SY: Yeah, in a way I suppose. But I think they all tell a story. When I was really young I used to listen to Benny Hill’s “Ernie – The Fastest Milkman in the West” and my dad had a song about a bubble car that chased him in his sports car and it didn’t matter how fast he went, but the bubble car kept up… I’ve never been able to remember what that was about exactly, but I loved the fact that I was being told a story in a song.
KY: You said earlier that your father wouldn’t have approved of your artistic endeavours, but it sounds like he was more encouraging than you give him credit for.
SY: In many ways he was arty, but he valued pragmatic abilities higher than aesthetic. He was a really talented painter and could play the piano and guitar by ear. But learning properly, I think, would have seemed like a frivolous waste of time. But he was a big influence over me when it comes to music. He considered the vocals of a song to be no more or less important than any other instrument and made me listen to various tracks where he’d pick out a sound that was almost subliminal to me, and then wax lyrical about why he thought it was so good that it was there.
KY: And does that lead us onto your fourth title?
SY: Yes indeed. This is a classic case of that. We were driving somewhere, just me and him in the car. I think we were going on holiday and we were listening to Alchemy by Dire Straits. There’s a bit in Private Investigations where a sound from the audience actually changes the tune slightly. Every time it came on he’d tell me to listen carefully, and then say “There! Did you hear it?” Eventually he started to rewind the cassette because I was totally incapable of hearing what he meant. So we listened to the same ten seconds about fifty times before I finally fibbed and pretended to hear it. It was good fun in a weird way, although I think he thought I was being dense just for the sake of it. It also made me realise how much depth there can be to music, and sometimes you can listen to a piece a thousand times and still not wring every bit out of it. Much like a great novel. So my next track is “Sultans of Swing” by Dire Straits because it’s brilliant and it will always remind me of my dad.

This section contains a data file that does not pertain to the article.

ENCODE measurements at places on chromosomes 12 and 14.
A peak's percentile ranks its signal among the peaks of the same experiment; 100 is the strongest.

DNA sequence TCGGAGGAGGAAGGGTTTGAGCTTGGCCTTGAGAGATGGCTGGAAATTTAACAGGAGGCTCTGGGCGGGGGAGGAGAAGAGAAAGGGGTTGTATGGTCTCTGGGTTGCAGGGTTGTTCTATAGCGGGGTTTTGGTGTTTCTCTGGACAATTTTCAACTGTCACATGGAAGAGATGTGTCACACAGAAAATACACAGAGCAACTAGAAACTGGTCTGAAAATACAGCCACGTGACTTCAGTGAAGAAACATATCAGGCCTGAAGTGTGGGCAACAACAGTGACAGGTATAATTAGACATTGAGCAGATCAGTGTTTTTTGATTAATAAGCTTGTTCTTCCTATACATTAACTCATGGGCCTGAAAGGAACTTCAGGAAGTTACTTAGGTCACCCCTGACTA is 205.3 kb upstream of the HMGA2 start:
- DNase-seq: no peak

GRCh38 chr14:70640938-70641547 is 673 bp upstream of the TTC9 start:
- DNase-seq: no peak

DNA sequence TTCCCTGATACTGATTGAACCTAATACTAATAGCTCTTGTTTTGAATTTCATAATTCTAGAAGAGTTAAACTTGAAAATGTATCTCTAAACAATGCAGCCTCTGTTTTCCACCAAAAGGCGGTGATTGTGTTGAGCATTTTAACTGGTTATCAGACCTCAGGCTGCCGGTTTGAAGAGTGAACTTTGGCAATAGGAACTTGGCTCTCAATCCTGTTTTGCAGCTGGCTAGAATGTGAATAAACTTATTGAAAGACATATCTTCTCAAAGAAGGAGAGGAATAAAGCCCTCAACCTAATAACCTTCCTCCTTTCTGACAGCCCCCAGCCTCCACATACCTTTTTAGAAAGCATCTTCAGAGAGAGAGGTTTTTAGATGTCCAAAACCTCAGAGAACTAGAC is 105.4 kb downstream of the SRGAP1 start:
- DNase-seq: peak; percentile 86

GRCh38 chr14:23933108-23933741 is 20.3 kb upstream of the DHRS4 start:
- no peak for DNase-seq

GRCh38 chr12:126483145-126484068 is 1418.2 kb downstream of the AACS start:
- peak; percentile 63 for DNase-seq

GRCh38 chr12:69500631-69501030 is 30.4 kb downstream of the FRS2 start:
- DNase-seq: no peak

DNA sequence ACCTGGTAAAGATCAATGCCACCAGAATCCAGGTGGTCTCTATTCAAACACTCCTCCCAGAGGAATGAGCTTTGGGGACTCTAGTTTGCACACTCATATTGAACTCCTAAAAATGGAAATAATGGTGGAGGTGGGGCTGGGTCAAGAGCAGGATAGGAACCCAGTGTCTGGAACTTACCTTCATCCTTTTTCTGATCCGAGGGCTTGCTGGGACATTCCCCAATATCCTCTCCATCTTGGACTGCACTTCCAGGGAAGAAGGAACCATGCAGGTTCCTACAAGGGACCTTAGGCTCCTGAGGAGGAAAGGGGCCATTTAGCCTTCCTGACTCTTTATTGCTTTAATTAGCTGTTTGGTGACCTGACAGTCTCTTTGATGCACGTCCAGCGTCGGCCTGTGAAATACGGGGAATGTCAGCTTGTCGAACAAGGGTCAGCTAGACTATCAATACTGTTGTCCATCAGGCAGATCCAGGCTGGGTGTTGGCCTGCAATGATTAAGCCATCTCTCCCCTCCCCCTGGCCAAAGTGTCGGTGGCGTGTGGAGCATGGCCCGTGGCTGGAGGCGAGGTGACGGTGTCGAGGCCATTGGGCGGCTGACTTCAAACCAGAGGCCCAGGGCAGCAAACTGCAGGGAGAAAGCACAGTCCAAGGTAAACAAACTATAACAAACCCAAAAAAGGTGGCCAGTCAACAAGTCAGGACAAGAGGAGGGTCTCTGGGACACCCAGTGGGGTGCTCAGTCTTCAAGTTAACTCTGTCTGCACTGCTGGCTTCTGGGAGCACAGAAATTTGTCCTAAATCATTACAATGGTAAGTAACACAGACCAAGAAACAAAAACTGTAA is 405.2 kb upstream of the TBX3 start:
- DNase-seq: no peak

SY: Oh no. It was just getting good!!
KY: Well, we can’t listen to music all the time, we’re here to find out about you. But this isn’t the first time you’ve been on Desert Island Discs is it?
SY: [laughs] Blimey. You really have swotted up. I wrote a blog entry back in… oh I don’t know 2014? which was a transcript of my future appearance on here. It was just a bit of fun really. Writing practice I suppose.
KY: But you were obviously sure you were going to make it then though?
SY: No. It was just nonsense really. I’m an ninja-level procrastinator and when I wrote it I’m sure I thought I was somehow helping my writing career, when actually I was just putting off doing any constructive work on “Charlie’s Worries”.
KY: So. You’ve told us that in your twenties you thought of yourself as a bit of a wastrel. What changed?
SY: Meeting my wife. It’s as simple as that. I was very prone to self sabotage I think. Probably scared that trying too hard might end up in failure and if I didn’t attempt anything I couldn’t fail at anything. Plus, I would tell myself that living the life I was living was edifying for a writer. My life was much rawer than someone who worked for a living, closer to the edge.
KY: And she taught you otherwise?
SY: I’m not sure how it worked really. When we first started living together she seemed perfectly happy to let me carry on with my revelries. It became a bit of a joke that me going out for a couple of hours in the afternoon would mean me rolling home six hours later and barely able to speak… Surprisingly, she didn’t shout or rant about it, I guess it’s something they teach women at their clandestine training camps. She used to work lots of hours 80-90 a week and I suppose subconsciously I knew I was not really pulling my weight.
KY: And so you stopped?
SY: Gradually, yes. It probably just ran its course I suppose. I was worried at one time that I might descend into addiction, but strangely that never became an issue. I’d go out, drink copious amounts and come home happy. But I can’t even begin to imagine behaving like that now. Marriage and children and a normal working life have taught me that you don’t need to be staggering around the streets to mix with people who have interesting lives. And, for me, not being drunk all the time makes it easier to write.
KY: I don’t know how she put up with you.